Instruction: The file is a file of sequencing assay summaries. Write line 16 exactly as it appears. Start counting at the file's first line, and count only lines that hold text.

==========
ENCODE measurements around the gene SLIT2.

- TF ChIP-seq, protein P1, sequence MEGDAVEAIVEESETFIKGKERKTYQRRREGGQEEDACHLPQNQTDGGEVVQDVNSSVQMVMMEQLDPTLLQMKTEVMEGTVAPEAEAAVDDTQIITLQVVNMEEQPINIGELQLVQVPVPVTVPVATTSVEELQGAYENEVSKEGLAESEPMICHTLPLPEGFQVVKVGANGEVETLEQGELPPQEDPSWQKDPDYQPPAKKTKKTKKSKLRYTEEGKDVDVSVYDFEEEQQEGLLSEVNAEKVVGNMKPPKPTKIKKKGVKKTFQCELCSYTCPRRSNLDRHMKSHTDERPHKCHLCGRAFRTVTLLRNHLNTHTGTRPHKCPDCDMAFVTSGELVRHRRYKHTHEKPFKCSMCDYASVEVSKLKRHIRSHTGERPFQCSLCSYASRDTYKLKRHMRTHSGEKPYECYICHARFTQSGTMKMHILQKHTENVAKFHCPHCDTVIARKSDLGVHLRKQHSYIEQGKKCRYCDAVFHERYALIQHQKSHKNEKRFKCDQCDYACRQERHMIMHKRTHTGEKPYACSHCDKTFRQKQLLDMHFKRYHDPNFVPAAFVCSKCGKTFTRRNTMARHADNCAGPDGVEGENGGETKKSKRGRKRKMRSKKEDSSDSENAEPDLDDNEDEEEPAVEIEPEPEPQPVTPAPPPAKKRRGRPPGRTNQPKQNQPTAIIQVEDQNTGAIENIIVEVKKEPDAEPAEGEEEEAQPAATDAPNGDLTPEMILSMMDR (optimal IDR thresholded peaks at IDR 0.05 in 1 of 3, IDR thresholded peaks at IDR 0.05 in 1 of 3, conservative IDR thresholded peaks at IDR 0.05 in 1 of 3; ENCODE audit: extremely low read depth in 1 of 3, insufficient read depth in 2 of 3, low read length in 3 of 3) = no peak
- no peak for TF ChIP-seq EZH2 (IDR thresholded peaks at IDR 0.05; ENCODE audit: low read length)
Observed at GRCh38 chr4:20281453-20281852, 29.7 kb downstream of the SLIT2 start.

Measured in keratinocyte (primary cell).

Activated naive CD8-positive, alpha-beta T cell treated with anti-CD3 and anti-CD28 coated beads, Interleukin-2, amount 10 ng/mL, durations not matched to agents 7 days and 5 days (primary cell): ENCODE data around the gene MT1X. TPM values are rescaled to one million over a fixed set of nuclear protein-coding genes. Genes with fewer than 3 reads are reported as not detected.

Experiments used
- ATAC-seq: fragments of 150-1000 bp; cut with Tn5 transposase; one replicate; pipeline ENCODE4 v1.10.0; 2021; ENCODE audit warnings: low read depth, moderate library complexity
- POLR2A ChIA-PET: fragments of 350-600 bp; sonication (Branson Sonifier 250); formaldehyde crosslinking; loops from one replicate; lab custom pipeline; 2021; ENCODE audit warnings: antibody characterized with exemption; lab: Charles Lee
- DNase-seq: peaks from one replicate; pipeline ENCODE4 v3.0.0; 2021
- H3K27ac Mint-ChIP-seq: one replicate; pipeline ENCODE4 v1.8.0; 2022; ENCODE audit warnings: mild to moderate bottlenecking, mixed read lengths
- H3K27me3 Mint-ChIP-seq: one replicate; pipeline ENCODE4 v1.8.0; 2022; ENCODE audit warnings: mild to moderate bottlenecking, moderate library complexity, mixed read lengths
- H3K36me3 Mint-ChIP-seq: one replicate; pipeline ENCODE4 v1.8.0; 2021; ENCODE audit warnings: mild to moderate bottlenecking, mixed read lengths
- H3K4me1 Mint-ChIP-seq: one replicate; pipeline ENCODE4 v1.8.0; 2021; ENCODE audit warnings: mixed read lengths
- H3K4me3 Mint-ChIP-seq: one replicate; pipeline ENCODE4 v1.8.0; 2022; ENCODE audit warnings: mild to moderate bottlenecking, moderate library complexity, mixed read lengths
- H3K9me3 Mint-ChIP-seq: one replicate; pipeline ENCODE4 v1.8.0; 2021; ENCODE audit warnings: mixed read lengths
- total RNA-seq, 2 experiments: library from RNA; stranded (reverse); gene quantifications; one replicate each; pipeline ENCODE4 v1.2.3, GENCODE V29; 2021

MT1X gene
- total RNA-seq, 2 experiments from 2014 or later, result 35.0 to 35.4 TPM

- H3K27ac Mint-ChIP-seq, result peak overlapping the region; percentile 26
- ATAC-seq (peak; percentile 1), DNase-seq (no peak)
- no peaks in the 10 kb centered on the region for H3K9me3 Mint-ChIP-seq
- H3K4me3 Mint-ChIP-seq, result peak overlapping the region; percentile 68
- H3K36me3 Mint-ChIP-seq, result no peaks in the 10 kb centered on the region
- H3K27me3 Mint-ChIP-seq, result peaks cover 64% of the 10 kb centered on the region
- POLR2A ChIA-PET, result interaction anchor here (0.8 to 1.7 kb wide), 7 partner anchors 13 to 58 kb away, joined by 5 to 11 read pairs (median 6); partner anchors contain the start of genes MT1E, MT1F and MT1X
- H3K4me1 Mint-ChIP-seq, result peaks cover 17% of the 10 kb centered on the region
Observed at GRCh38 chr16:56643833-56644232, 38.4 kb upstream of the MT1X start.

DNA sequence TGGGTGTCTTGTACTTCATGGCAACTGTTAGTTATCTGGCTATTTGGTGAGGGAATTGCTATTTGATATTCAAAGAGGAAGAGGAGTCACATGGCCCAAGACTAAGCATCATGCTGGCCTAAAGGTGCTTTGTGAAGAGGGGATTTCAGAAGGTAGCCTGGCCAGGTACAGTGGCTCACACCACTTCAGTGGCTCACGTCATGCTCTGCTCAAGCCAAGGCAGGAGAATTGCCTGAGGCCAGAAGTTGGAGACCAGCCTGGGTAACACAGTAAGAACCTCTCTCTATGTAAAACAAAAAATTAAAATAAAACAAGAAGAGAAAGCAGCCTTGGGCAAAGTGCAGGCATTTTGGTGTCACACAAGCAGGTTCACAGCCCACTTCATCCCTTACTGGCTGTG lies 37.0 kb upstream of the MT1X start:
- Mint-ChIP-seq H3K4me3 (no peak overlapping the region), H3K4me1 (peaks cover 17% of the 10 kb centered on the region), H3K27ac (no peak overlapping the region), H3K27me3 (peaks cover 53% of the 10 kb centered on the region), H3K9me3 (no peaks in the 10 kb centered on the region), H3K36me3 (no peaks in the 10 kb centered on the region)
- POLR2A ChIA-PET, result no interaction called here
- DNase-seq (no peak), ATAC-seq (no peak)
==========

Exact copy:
- H3K9me3 Mint-ChIP-seq: one replicate; pipeline ENCODE4 v1.8.0; 2021; ENCODE audit warnings: mixed read lengths